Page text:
To adequately teach these skills requires little more than a commitment from the teacher or curriculum monitor. It is a matter of framing assignments in the appropriate manner -- instead of simply requiring a: Research Paper on an Aspect of Costa Rica, work in a preliminary annotated bibligoraphy section that requires the appropriate vetting and analysis of the sources; require several types of sources, and explain why. Above all, since the research indivates that the major reasons student's fail to use robust informational resources is time management and self-management (read -- laziness and taking the shortcut), it is important to instruct on how to do research, how not to plagiarize, and what the actual point of primnary and secondary research are to the process of self-actualization and broad knowledge. These same studies show that if students are given relevancy as part of their explanation, they are more likely to acquire the necessary skills required (Turusheva, 2009).
The urgency and importance of this topic cannot be overemphasized. Global competency requires the ability to understand, analyze, and synthesize voluminous amounts of disparate material -- regardless of one's discipline, and form an interdisciplinary understanding for modern business and economic needs. To compete in this new world, whether the student is from San Francisco or Sao Paulo, requires information literacy so that they can do more than allow. So, the solution -- easy on paper, more difficult to implement. We know global competency through information literacy is required, but it is a clear cultural shift in pedagogical thinking. We also seem to believe that students everywhere deserve the very best in opportunities to succeed. Thus, the key is introducing this type of thinking as early as preschool (Maria Montessori...
Then, as a regular part of the curriculum, interact often with the librarian to introduce methods of searching, analysis of data, and robustness of information. It is not as difficult as we might think, it just takes some creative effort.
We cannot say we have not been warned, the writing is on the wall -- or more precicely, all over the monitor in the structures and patterns of prior centuries "Those who do not learn from history are doomed to repeat it," (Santayana, 2010).
Badke, W. (2009, July/August). How We Failed the Net Generation. Retrieved September 7, 2010, from BNet Publications - Technology: http://findarticles.com/p/articles/mi_hb3328/is_200907/ai_n32423867/
Bruce, C. (2003, January). Seven Faces of Information Literacy. Retrieved September 9, 2010, from Bestlibrary.org: http://www.bestlibrary.org/digital/files/bruce.pdf
Jackson, A. (2009, December 22). GLobal Competence: The Knowledge and Skills Our Students Need. Retrieved September 9, 2010, from Asiasociety, org: http://asiasociety.org/education-learning/partnership-global-learning/making-case/global-competence-knowledge-and-skills-ou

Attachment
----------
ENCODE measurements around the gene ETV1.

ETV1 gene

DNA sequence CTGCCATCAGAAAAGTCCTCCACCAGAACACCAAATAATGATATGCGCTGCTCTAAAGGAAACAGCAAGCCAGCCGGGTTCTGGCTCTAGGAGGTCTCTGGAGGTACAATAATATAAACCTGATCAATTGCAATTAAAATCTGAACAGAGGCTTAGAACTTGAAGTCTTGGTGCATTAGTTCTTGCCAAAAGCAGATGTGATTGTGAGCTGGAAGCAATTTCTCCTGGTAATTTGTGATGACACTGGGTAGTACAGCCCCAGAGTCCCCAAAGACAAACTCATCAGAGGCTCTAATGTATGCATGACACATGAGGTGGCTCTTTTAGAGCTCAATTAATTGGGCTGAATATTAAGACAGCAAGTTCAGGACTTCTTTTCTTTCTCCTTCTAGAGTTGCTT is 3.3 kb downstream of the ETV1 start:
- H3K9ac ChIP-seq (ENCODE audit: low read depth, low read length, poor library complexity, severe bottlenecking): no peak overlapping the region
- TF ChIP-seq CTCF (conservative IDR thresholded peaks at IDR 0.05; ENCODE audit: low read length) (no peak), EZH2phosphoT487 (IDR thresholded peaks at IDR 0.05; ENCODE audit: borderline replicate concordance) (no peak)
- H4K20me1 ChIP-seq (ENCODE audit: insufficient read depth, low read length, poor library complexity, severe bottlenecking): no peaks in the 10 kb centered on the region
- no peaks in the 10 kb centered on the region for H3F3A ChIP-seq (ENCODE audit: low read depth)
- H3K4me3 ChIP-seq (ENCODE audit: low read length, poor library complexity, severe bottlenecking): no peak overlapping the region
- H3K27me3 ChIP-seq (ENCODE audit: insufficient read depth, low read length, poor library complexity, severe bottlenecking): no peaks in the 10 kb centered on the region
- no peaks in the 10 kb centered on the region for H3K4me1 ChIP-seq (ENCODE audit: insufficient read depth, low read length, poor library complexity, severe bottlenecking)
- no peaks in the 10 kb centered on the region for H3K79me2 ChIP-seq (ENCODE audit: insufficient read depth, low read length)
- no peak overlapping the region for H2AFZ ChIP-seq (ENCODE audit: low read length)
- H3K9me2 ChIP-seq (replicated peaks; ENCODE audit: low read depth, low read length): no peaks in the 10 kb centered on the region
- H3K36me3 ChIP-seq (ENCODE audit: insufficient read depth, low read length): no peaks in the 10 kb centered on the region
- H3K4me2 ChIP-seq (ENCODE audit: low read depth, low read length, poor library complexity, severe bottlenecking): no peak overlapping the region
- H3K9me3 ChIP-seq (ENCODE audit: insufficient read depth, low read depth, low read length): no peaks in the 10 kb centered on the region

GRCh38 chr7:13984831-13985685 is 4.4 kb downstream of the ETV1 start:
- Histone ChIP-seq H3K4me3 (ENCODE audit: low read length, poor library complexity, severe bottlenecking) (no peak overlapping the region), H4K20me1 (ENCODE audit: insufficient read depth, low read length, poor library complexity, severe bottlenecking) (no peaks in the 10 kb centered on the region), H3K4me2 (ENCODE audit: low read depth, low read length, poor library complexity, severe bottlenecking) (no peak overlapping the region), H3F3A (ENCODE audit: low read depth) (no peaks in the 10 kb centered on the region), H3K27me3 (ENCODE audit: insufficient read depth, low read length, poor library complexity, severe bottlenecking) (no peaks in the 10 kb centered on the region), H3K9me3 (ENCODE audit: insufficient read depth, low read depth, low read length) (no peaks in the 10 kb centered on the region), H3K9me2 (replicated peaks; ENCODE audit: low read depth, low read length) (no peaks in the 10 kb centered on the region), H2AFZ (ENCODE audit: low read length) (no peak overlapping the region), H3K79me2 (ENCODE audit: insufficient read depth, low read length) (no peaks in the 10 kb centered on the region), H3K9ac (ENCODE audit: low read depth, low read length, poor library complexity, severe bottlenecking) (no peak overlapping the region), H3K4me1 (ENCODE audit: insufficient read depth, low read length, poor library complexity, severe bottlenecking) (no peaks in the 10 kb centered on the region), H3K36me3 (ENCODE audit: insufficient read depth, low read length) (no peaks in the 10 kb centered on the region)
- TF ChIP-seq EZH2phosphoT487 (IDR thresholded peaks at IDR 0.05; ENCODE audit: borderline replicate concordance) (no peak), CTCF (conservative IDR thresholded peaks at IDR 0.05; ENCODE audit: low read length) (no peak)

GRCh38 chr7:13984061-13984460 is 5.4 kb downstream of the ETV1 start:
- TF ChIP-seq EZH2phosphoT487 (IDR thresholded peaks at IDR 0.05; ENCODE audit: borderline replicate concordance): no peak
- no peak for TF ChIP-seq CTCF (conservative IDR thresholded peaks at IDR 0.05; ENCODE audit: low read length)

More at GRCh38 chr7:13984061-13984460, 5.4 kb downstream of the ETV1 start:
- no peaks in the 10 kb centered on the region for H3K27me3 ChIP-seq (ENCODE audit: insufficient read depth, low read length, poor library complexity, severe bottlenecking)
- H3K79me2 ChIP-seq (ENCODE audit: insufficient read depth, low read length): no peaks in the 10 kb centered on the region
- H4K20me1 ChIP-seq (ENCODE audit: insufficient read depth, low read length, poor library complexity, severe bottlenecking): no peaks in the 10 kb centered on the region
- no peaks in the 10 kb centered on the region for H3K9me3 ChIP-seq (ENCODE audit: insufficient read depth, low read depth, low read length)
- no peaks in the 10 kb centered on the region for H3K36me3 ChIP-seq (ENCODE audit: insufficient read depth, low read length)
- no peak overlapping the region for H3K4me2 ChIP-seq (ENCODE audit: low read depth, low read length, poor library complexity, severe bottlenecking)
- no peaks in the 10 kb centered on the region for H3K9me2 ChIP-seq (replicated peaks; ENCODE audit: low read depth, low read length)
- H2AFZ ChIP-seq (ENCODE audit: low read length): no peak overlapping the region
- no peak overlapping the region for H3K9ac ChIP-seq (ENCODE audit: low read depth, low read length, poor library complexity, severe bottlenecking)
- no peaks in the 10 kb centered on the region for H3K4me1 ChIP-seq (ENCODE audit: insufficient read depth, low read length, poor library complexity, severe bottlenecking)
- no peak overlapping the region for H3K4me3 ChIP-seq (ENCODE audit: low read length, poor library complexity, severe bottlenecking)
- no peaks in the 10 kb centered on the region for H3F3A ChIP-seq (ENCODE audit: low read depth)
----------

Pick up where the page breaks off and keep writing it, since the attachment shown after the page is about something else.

Russell, P. (2009, May). Why Universities Need Information Literacy Now More than Ever. Feliciter, 55(3), 62-79.
Santayana, G. (2010, January). Famous Quotations. Retrieved September 2010, from ThinkExist.com: http://thinkexist.com/quotation/those_who_do_not_learn_from_history_are_doomed_to/170710.html
Towards an Information Literate Society. (2003, September 20). Retrieved September 9, 2010, from UNESCO: http://portal.unesco.org/ci/en/files/19636/11228863531PragueDeclaration.pdf/PragueDeclaration.pdf
Turusheva, L. (2009). Students' Information Competence and its Imprtance for Life-Long Education. Problems of Education in the 21st Century, 12(12), 126-32.
There are a number of sources on globalism, among which the following see the larger tie-in between the negative environmental effects one nation may have on another, or on the planet as a whole. See: Joseph Nye, "Globalism vs. Globalization," (April 15, 2002), The Globalist. Cited in: http://www.theglobalist.com/StoryId.aspx?StoryId=2392. Novara, et.al. (2003). "Globalism/Antiglobalism," in Polyarchy: Essays on Statism," Cited in: http://www.polyarchy.org/essays/english/globalism.html. Politically, see: Manfred Steger, Globalisms: The Great Ideological Struggle of the 21st Century. Rowman and Littlefield, 2008; Culturally, see: Jan Pieterse, Globalism and Culture: Global Melange. Rowman and Littlefield, 2003; a cultural critique at: Tyler Cowen, Creative Destruction: How Globalization is Changing the World's Cultures. Princeton University Press, 2004; and, an introduction to environmental globalism in: Clark Miller and Paul Edwards, eds., Changing the Atmosphere: Expert Knowledge and Environmental Governance. MIT Press, 2001.
See a number of creative lesson plans and suggests at: http://www.shambles.net/pages/learning/infolit/infolitlp/;
http://www.sldirectory.com/libsf/resf/libplans.html; both sites include a number of ways to make learning information literacy fun.
Zabel (2004) proposes an alternative solution that does not involve mandatory courses or the separate academic focus on library science as a stand-alone course. Instead, Zabel suggests that academic research requirements in substantive courses be adapted as necessary to ensure an appropriate and beneficial process for teaching research skills and informational literacy but strictly within the framework of substantive courses. The author also points out that it is likely much
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